Detailed investigations were undertaken to reconstruct the activities and locations of cases during the infectious period. Ninety potential cases were investigated, leading to six confirmed cases of measles, and 397 close contacts were identified for active monitoring. This entailed a health official contacting the person on a daily basis to see if they had started to develop symptoms. Extensive messaging and materials were produced for health care facilities, schools, and businesses to try to limit the spread of disease. This has cost Seattle & King County over $280,000 to date, in addition to the costs borne by local businesses, service providers and to those who developed measles. The outbreak also strained staff resources, with some staff unable to maintain their routine responsibilities.The experiences of @lapublichealth and @KCPubHealth demonstrate the local impact that even a handful of measles cases can have. We must support local health departments & ensure they have funds and resources ready for future… Click To Tweet
Washington state was home to a legislative response, with the state passing legislation to remove philosophical or personal objection exemption for the measles, mumps and rubella vaccine. Further, at the federal level, local Congresswoman Kim Shrier (WA-08) introduced the VACCINES Act (Vaccine Awareness Campaign to Champion Immunization Nationally and Enhance Safety) to fund research on vaccine hesitancy. Measles Local Health Departments
The federal government is a key partner to local and state officials in any response, policy and monetary resources are crucial components to combating these measles outbreaks. The US Congress each year appropriates dollars for the 317 immunization program, which provides funds health department infrastructure to provide vaccines for those most in need. The budget passed by the US House includes a $39 million increase for FY20 (which starts Oct 1) to ensure high vaccination coverage levels in response to the measles outbreak. Measles Local Health Departments
In recent weeks, a number of bills have been introduced in the Congress related to vaccines hesitancy and surveillance that would help move us more towards the prevention rather than response end of the spectrum. In addition to the VACCINES Act, the Lower Health Care Costs Act authorizes a national campaign to increase awareness of vaccines and combat misinformation, and the Vaccines and Promotions Act directs the Department of Health & Human Services to assess the impact of social media in accelerating or mitigating public health crises.
These bills propose meaningful activities, and should they be enacted, federal dollars will need to be appropriated to support them. The experiences of Los Angeles County and Seattle & King County demonstrate the local impact that even a handful of measles cases can have – we must support local health departments and ensure they have the funds and resources to stand ready for future outbreaks.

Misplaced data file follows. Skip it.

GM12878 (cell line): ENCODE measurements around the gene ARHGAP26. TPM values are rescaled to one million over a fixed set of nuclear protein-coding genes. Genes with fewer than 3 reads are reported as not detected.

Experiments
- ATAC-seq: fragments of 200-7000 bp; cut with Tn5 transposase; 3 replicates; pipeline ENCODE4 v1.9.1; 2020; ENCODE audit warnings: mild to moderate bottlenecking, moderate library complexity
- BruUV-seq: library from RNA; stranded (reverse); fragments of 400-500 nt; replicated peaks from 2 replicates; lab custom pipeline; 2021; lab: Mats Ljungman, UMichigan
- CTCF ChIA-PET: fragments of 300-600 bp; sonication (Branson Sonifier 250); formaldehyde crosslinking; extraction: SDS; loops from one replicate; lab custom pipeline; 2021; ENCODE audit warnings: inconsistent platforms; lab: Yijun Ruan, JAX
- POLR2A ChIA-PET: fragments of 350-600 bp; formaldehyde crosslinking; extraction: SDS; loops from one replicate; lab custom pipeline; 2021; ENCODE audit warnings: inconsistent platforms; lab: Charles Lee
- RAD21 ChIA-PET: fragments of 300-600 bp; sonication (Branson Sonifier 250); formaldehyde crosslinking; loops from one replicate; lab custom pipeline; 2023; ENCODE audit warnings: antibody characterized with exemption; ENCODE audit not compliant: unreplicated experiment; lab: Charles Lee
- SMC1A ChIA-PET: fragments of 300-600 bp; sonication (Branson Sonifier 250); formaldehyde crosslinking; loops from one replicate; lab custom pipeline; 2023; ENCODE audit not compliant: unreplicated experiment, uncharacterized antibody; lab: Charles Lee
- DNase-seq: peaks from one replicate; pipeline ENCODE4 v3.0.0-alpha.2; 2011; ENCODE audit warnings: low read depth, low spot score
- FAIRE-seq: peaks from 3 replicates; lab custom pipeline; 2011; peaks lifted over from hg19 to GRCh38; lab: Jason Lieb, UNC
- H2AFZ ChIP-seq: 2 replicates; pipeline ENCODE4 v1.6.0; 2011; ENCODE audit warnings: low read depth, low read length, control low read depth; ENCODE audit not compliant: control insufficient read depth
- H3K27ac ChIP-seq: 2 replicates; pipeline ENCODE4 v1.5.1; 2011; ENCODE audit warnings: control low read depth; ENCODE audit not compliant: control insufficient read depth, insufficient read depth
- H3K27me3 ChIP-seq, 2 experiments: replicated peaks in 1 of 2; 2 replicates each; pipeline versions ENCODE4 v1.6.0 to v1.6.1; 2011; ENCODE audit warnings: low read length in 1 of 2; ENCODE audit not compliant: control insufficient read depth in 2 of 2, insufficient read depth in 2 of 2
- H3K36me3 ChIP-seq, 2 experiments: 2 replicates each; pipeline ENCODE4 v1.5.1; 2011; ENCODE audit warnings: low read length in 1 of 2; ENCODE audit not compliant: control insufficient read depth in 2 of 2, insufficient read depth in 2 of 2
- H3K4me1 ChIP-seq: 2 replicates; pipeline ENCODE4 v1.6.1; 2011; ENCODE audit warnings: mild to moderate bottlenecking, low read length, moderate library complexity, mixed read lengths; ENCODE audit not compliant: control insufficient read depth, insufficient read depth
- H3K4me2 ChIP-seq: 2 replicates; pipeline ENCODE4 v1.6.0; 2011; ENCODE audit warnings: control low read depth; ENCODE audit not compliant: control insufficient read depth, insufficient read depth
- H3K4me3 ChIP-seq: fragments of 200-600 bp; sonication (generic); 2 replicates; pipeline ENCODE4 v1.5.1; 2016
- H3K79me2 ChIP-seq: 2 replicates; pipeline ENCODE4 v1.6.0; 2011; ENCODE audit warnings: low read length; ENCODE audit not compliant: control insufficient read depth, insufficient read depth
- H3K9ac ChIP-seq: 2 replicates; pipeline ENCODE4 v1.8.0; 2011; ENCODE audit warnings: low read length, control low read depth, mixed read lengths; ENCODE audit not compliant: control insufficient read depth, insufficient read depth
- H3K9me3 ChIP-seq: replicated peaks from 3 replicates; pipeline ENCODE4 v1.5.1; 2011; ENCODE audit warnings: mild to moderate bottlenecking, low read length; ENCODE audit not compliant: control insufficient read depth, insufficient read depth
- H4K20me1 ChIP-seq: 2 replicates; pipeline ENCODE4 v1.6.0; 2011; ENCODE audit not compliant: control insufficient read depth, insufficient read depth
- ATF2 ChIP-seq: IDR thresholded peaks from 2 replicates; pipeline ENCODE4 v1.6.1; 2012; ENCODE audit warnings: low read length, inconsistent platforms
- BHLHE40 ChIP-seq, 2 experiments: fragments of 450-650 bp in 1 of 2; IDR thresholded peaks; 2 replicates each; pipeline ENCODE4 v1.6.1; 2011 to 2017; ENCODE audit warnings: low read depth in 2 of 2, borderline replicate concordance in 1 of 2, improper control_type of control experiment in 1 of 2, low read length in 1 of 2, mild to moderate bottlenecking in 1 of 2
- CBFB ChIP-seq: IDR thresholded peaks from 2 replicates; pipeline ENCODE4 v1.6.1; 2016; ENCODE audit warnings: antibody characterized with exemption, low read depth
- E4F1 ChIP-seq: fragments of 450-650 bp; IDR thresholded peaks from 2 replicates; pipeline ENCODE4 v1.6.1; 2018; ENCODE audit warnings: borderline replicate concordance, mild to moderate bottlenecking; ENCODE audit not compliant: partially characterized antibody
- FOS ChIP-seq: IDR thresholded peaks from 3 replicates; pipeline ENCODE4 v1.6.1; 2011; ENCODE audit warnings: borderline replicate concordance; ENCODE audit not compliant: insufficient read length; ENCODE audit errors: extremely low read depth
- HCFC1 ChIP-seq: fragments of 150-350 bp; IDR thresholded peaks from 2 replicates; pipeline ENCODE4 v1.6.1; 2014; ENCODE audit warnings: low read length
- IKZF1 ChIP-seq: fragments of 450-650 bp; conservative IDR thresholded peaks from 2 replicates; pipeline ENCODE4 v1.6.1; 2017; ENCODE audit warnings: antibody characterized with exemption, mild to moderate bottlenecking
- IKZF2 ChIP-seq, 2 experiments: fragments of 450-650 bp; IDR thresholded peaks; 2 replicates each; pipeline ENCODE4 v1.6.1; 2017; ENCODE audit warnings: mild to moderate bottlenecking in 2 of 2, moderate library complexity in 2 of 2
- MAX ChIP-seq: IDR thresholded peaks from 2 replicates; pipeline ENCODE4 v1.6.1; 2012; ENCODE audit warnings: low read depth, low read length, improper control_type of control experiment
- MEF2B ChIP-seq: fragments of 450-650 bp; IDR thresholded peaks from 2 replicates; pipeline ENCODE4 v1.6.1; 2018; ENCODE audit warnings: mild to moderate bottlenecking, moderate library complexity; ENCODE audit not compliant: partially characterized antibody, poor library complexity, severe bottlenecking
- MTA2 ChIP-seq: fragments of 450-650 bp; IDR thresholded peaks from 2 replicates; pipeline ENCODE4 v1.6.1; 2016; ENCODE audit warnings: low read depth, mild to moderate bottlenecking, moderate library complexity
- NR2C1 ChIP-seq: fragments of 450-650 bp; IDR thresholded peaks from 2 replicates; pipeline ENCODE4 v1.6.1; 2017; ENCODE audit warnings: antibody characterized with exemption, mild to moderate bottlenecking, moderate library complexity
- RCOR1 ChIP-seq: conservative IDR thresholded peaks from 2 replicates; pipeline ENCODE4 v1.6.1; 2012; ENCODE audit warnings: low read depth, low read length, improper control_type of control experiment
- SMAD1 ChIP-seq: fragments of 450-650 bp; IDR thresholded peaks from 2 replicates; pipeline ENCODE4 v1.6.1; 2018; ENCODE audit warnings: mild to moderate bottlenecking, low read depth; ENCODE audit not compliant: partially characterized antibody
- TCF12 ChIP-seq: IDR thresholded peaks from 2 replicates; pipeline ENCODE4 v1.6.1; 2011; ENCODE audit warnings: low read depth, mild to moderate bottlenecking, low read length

Follow along with the work of Public Health – Seattle & King County on their Public Health Insider blog.
Related Reading in the Journal of Public Health Management and Practice:
- Health Departments’ Experience With Mumps Outbreak Response and Use of a Third Dose of Measles, Mumps, and Rubella Vaccine
- Cost Analysis of 3 Concurrent Public Health Response Events: Financial Impact of Measles Outbreak, Super Bowl Surveillance, and Ebola Surveillance in Maricopa County
- CDC Guidance for Use of a Third Dose of MMR Vaccine During Mumps Outbreaks
- Effects of California Assembly Bill 2109 in Low Vaccination Rate Counties: Are We Looking at the Right Variables?
More from Big Cities Health Coalition:
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- Improving Health for African American Women in Columbus, Ohio: Interview with Dr. Mysheika Roberts
- Now Is the Time to Tell Policymakers that Trauma Matters to Our Health
- Wrapping Up the Highs and Lows of Urban Public Health in 2018
- New Report: Shortage of “Disease Detectives” in Local Health Departments Puts Cities at Risk
- Let Schools Be Places for Learning—Not “JUULing”
- Child Development-Community Policing: How One Local Health Department Joins Local Police on the Front Line in the War on ACEs
You Might Also Enjoy These Posts:
- Measles in New York: The Outbreak, the Response, and the Potential Unintended Consequences
- Anti-Vaxxers: A Threat to Our Future
- We R-Naught Ready for an Epidemic
Muntu Davis, MD, MPH, serves as the Los Angeles County Health Officer. With a specialty in Family Medicine, Dr. Davis practiced extensively in urban and rural primary care and urgent care clinics in Northern and Southern California. He has served as Alameda County Health Officer since 2009 and as the public health director for the past six years. Prior to working at the ACPHD, he worked in the Immunization Branch of the California Department of Health Services on pandemic planning and education on febrile rash evaluation.
Jeffrey Duchin, MD, is the Health Officer for Public Health — Seattle & King County. He served for over 15 years as Chief of the Public Health’s Communicable Disease Epidemiology & Immunization Section. Dr. Tuchin is trained as a Medical Epidemiologist in the Centers for Disease Control and Prevention’s (CDC) Epidemic Intelligence Service (EIS) after which he completed the CDC’s Preventive Medicine Residency program. He worked for the CDC in the National Center for Infectious Diseases, the Division of Tuberculosis Elimination, and the Division of HIV/AIDS Prevention before joining Public Health – Seattle & King County.